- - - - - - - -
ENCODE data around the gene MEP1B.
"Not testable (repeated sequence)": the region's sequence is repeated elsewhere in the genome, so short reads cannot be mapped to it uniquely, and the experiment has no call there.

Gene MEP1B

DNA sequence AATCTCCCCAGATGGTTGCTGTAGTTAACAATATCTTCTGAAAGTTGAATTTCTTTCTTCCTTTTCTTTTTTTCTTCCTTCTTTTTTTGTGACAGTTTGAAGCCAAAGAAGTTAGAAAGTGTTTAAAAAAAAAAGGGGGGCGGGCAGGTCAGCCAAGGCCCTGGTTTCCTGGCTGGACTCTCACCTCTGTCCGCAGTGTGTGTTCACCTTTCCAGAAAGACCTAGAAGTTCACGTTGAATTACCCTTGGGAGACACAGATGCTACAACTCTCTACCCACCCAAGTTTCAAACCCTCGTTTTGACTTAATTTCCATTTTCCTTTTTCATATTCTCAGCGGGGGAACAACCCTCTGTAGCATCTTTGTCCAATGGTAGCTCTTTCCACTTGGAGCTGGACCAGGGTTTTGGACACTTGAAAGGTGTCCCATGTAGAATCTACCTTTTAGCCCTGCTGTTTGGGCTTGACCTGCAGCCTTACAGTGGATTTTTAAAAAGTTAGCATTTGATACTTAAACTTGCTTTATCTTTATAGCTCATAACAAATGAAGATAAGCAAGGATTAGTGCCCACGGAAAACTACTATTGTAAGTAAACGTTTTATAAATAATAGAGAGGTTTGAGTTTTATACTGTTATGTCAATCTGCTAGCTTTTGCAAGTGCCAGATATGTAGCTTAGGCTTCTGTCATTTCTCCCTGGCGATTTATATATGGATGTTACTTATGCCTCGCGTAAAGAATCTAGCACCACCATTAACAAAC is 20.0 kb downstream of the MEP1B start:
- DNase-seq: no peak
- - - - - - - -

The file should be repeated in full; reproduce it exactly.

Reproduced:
ENCODE data around the gene MEP1B.
"Not testable (repeated sequence)": the region's sequence is repeated elsewhere in the genome, so short reads cannot be mapped to it uniquely, and the experiment has no call there.

Gene MEP1B

DNA sequence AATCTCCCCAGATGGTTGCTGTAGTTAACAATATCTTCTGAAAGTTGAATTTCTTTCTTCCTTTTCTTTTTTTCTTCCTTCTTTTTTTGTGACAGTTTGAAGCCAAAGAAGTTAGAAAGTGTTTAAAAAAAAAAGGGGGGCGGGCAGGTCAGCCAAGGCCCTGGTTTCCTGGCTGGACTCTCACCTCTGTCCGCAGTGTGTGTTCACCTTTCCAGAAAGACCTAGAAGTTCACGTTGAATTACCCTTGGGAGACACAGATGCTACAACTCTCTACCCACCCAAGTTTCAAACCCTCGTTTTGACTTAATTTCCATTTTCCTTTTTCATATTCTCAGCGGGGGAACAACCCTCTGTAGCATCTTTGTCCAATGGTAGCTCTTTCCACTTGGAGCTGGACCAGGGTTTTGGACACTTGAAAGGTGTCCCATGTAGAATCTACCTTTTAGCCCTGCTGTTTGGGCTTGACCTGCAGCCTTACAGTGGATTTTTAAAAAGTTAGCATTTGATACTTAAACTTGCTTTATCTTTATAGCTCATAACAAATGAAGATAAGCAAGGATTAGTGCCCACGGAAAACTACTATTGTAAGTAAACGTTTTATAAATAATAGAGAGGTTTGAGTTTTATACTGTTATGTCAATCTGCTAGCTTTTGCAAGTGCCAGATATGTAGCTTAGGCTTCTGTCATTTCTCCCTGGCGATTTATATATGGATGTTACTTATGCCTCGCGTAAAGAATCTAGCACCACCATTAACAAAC is 20.0 kb downstream of the MEP1B start:
- DNase-seq: no peak